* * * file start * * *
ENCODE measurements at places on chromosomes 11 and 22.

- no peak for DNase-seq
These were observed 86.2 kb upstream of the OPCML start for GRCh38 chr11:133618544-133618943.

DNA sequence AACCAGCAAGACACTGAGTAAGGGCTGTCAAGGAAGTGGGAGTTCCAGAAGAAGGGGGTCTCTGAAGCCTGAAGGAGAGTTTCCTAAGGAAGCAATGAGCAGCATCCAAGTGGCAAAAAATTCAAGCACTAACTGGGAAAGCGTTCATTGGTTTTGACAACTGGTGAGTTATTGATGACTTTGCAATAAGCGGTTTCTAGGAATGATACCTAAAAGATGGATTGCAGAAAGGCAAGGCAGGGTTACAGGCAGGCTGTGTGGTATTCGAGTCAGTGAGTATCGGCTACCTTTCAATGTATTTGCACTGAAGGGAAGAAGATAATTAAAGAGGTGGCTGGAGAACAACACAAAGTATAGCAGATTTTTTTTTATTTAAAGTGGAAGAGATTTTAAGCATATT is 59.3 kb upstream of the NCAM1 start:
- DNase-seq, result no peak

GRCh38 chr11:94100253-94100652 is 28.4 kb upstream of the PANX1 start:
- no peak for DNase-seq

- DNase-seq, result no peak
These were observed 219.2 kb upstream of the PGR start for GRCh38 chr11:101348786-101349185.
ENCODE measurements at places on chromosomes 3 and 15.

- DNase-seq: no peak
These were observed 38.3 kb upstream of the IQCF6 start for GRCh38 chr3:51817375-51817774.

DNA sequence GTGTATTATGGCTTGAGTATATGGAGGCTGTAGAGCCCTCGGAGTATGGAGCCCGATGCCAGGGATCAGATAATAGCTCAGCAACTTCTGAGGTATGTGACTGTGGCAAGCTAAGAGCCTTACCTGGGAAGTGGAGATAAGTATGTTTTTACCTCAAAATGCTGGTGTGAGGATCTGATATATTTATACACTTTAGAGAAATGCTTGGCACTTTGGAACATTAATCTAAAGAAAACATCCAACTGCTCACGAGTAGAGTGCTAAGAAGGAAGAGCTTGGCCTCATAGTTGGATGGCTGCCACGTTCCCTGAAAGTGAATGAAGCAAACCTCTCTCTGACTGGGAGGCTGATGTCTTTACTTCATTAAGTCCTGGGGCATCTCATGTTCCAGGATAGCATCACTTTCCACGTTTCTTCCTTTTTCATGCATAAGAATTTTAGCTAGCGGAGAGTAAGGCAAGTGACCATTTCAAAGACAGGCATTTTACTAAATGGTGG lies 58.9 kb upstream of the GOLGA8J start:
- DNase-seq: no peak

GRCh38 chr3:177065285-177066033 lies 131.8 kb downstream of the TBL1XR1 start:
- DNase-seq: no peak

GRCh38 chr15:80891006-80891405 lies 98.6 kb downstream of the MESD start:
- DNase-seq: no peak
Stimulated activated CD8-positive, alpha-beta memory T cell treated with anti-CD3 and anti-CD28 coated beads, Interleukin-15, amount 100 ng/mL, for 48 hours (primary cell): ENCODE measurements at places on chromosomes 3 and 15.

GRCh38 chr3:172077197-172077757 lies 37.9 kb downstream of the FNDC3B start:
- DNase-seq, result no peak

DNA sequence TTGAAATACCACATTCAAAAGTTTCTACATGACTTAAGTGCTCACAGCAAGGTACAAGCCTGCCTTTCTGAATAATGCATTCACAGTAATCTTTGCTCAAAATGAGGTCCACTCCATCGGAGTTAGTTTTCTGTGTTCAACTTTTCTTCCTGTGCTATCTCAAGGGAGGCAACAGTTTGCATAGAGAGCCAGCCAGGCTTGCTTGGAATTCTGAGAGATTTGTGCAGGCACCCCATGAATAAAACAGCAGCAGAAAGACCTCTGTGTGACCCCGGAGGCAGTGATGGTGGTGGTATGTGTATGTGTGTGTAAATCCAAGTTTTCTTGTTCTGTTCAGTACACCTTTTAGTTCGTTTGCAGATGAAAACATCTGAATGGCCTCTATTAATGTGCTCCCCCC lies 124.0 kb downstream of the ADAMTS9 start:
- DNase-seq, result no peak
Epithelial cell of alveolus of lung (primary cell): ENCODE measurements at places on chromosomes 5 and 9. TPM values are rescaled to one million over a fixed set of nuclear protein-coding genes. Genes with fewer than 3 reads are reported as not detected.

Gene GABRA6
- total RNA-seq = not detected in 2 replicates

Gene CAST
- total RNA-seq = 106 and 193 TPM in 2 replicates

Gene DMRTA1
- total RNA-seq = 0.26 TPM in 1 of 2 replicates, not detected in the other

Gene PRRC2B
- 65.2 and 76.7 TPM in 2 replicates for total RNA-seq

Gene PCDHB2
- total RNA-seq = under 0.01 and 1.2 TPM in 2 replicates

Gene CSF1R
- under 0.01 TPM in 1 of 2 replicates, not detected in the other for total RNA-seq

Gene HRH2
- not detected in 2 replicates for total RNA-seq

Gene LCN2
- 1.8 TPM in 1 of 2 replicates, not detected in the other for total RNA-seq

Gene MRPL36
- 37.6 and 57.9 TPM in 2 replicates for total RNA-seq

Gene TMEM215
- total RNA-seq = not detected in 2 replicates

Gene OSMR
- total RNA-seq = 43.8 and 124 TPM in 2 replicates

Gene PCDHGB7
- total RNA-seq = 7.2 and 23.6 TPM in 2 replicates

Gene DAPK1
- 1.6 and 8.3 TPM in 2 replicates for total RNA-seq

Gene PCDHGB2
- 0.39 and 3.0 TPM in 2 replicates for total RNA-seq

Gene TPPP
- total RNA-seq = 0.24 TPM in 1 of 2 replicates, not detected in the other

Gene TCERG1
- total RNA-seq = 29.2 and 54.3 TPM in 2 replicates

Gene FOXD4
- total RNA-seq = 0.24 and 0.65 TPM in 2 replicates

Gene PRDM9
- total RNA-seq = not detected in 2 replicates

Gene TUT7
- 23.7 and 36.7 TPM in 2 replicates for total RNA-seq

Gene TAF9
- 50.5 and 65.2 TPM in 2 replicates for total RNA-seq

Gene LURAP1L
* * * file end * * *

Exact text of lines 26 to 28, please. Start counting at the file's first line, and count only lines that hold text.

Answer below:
- total RNA-seq = not detected in 2 replicates

Gene CAST
- total RNA-seq = 106 and 193 TPM in 2 replicates